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Buying a Call Option Makes $ense, Analyst Says
With grain markets on the defensive since mid-summer, prices have retreated low enough that good value, from a historical perspective, exists for the end user. Just as important, those who forward contracted grain from higher prices may want a means to retain ownership of these bushels. For those who haven't forward contracted but would like to sell on a rally and need a boost of confidence or a tool to be a disciplined seller, you should look at call options.
Call options provide the opportunity to own futures but not the obligation. In this Perspective we'll consider how using a call option can benefit feed buyer, those who have forward contracts in place, and those who intend to sell ahead.
From a feed user perspective, prices have retreated significantly in corn futures as well as soymeal. The benefit, of course, is that prices on the Chicago Board of Trade offer good value from a historical perspective and are nearing what many might term the harvest low. This year's crop for many producers has a long way to go from a production perspective as nearly 35% of the corn crop was planted after June 2. Weather throughout the entire growing, as well as harvest season, will be needed to mature the crop properly. An early frost is certainly a concern. Farmers should consider purchasing December corn calls if they want upward price protection between now and November 22, option expiration date. If, for example, a frost came early and effected a significant portion of the corn crop and futures rallied, the call option you purchased can gain value and offset which will eventually pay in the cash market for grain. A simplistic example would be purchasing a December $3.80 call for 6-1/2 cents. If corn futures by November 22 rally to $4.80 this option would be worth $1.00 less your cost of entry and commission.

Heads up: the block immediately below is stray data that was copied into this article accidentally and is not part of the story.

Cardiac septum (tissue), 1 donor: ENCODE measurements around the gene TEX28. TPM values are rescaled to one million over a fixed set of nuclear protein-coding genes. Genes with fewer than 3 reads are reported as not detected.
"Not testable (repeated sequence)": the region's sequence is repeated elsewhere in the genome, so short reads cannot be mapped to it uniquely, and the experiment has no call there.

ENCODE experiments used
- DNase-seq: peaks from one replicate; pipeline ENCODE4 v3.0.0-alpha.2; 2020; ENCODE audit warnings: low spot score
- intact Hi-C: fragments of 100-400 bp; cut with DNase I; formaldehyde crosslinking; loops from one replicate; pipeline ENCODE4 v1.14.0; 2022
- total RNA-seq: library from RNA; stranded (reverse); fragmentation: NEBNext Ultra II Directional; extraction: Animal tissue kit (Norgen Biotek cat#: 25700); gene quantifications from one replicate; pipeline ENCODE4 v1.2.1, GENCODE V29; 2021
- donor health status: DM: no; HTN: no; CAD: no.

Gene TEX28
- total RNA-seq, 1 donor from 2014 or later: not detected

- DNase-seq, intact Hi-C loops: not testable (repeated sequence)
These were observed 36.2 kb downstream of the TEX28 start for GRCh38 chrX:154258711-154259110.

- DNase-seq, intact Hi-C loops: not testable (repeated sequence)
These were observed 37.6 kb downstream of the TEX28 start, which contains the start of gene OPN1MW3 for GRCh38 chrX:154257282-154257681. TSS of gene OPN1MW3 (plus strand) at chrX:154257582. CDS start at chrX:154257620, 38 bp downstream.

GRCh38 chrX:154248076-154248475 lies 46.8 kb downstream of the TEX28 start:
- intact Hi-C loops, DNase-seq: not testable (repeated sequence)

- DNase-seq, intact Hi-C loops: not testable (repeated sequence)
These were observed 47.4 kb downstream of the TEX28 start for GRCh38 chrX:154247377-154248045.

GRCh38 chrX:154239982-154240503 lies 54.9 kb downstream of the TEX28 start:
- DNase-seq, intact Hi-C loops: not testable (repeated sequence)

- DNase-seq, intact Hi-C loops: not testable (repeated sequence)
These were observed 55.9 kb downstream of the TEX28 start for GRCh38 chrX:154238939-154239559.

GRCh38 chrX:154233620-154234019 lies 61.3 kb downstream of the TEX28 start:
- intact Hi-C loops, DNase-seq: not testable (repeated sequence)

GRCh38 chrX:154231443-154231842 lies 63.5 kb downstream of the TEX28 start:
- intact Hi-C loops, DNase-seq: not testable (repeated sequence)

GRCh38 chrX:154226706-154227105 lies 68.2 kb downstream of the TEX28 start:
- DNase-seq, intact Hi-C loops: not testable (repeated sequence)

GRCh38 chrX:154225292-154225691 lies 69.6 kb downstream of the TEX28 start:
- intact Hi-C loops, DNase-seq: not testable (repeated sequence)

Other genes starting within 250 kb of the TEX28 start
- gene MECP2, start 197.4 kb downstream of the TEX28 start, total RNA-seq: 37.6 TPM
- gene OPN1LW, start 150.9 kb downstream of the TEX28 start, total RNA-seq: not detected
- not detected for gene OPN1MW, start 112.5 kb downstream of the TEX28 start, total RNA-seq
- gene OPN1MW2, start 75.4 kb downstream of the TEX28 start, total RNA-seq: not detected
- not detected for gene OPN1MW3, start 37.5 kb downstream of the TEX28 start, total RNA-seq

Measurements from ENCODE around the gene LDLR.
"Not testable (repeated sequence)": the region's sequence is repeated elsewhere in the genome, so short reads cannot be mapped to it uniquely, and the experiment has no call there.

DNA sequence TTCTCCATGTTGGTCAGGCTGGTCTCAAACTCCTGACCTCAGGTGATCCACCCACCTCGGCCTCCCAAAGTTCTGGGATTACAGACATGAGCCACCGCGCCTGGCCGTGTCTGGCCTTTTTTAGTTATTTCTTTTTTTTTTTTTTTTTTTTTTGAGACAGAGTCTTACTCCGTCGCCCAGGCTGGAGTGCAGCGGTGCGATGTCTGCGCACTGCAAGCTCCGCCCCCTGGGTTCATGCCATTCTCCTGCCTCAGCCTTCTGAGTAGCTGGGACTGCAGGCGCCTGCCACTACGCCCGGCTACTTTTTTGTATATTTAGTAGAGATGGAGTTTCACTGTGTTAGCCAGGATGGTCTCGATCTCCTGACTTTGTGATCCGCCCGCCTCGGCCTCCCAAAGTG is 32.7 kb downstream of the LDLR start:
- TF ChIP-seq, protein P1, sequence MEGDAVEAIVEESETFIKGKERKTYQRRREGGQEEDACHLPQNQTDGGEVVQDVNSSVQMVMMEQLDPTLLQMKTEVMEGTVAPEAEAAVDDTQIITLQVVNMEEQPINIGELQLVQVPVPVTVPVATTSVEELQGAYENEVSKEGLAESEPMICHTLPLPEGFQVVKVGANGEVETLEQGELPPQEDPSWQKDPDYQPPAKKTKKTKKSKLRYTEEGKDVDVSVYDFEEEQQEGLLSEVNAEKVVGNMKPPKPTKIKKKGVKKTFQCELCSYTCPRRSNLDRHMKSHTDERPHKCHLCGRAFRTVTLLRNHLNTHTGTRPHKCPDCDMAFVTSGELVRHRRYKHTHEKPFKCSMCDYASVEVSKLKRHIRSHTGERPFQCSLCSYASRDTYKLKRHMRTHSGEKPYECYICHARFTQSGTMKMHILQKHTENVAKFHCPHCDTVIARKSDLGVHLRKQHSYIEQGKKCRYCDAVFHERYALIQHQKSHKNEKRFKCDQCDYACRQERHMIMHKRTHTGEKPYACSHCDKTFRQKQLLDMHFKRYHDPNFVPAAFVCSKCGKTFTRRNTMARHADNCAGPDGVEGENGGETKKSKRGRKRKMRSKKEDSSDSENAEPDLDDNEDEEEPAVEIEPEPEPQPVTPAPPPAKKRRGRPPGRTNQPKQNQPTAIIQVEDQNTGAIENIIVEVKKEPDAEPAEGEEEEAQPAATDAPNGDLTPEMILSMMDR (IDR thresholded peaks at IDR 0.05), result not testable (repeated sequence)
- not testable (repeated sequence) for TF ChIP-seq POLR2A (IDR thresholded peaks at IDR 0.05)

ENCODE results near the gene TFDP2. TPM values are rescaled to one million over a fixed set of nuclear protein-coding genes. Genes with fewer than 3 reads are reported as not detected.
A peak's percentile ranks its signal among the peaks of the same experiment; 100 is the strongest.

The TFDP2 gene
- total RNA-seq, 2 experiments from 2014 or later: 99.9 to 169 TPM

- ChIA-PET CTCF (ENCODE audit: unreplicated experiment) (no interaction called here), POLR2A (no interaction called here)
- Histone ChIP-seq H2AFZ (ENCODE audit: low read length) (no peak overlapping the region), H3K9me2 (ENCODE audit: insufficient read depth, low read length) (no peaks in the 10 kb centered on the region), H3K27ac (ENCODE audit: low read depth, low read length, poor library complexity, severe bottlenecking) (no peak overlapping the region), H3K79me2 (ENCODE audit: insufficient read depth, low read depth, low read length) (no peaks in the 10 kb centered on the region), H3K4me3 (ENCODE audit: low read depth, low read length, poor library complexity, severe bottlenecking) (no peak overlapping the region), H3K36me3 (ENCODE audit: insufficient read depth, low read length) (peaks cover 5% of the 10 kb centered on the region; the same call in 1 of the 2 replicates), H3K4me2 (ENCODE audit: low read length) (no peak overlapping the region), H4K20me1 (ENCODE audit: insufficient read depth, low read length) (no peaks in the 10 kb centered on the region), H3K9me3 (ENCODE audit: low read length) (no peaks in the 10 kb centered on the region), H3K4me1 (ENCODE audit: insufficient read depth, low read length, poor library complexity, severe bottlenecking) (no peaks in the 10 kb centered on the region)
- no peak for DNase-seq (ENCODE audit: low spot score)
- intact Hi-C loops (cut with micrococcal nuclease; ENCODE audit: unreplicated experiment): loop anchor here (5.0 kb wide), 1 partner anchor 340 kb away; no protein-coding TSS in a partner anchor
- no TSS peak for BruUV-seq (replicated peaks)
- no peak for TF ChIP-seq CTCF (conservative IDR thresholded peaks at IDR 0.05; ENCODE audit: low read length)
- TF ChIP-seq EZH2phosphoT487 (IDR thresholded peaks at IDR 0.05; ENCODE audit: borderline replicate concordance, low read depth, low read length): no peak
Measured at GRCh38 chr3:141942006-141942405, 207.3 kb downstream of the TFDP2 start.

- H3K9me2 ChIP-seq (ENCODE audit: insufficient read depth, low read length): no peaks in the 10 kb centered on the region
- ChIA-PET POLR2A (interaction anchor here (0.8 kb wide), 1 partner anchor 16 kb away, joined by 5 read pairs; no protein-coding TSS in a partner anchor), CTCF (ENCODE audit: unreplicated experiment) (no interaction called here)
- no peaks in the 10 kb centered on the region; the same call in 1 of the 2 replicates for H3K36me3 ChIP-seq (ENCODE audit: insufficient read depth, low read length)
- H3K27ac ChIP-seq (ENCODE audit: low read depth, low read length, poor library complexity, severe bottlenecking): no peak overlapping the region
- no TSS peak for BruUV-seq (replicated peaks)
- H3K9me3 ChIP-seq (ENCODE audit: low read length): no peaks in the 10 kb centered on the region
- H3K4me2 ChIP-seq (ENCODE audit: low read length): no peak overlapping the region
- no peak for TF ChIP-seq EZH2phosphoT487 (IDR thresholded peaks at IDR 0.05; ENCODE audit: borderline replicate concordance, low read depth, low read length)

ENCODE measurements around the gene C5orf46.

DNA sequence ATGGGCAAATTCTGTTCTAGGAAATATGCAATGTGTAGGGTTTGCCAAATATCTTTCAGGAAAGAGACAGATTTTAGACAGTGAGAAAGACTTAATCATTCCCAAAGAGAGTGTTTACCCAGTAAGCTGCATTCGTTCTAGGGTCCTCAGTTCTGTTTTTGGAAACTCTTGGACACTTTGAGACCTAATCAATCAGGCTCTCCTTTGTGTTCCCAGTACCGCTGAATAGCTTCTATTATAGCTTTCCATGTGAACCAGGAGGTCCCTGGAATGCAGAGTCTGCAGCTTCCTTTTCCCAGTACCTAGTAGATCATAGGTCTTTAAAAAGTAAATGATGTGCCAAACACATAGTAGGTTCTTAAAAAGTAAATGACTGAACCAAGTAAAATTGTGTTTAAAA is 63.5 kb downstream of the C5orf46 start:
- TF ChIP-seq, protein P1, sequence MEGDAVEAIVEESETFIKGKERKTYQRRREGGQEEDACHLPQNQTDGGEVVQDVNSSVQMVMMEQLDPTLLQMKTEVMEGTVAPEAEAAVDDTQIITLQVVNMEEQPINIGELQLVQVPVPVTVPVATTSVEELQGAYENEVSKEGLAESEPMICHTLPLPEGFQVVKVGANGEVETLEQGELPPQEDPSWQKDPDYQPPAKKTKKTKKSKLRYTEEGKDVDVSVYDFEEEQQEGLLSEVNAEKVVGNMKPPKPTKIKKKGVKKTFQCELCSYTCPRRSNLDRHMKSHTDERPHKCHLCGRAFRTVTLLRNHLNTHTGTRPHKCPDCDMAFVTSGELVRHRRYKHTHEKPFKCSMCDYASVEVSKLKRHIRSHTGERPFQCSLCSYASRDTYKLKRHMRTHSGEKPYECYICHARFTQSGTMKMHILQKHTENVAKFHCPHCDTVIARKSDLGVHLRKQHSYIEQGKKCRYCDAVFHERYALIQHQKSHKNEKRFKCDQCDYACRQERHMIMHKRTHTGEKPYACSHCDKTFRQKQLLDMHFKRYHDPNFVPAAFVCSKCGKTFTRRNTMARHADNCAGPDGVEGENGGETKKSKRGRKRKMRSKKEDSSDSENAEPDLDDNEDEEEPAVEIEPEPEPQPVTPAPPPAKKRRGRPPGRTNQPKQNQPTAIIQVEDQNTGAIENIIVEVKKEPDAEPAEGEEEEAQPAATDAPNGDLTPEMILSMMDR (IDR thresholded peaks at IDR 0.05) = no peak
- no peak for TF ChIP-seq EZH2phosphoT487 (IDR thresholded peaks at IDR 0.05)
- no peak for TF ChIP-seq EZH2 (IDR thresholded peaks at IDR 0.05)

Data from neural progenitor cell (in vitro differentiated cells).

For those with forward contract, they're putting themselves into a re-ownership position. If the call option gains value, you have the option to turn it into a long futures or sell it into the marketplace. If you sold corn on a hedge to arrive contract at $4.00 December futures and purchased a $4.00 call, you would have the right to own corn futures at $4.00. If corn futures moved to $5.00 there would be a gain of $1.00 on the option. Your net gain would be the option value minus the cost bracket (premium bracket) and commission. As far as approaches, typically there is not a lot of reason for prices to rally but as pointed out above with such a large portion of the crop maturing so late, anything may be possible this year. Owning a call option against forward contract or grain may make a lot of sense to not only give you a peace of mind that you are prepared if prices move higher but to actually provide return on investment should the market move upward. With your risk fixed, this may be a good way to participate should futures rally.
For those wishing to make sales but not on a current prices, setting targets above the market makes a lot of sense. Should prices rally and you target is hit, you sell at a higher level. However, if futures continue to move higher a couple of things might happen. One, you might have regret that you have now sold too low. Second, while you may want to sell more your confidence to sell may be abandoned because your first sale is now considered too low. By purchasing a call, if prices rally you now have the discipline to keep your order in place and allow it to trigger. You already have ownership of those bushels. Should prices continue to move higher, your call is gaining value and you feel mostly whole. That should provide additional confidence to sell more bushels. While this seems simplistic in nature, in reality trying to make additional sales if you feel you have already made a mistake making sales is a big hinderance to many farmers making clear unemotional decisions.
If you have comments or questions or would like to discuss strategy for your operation, contact Top Farmer at 800-TOP-FARMER extension 129 and ask for Bryan Doherty.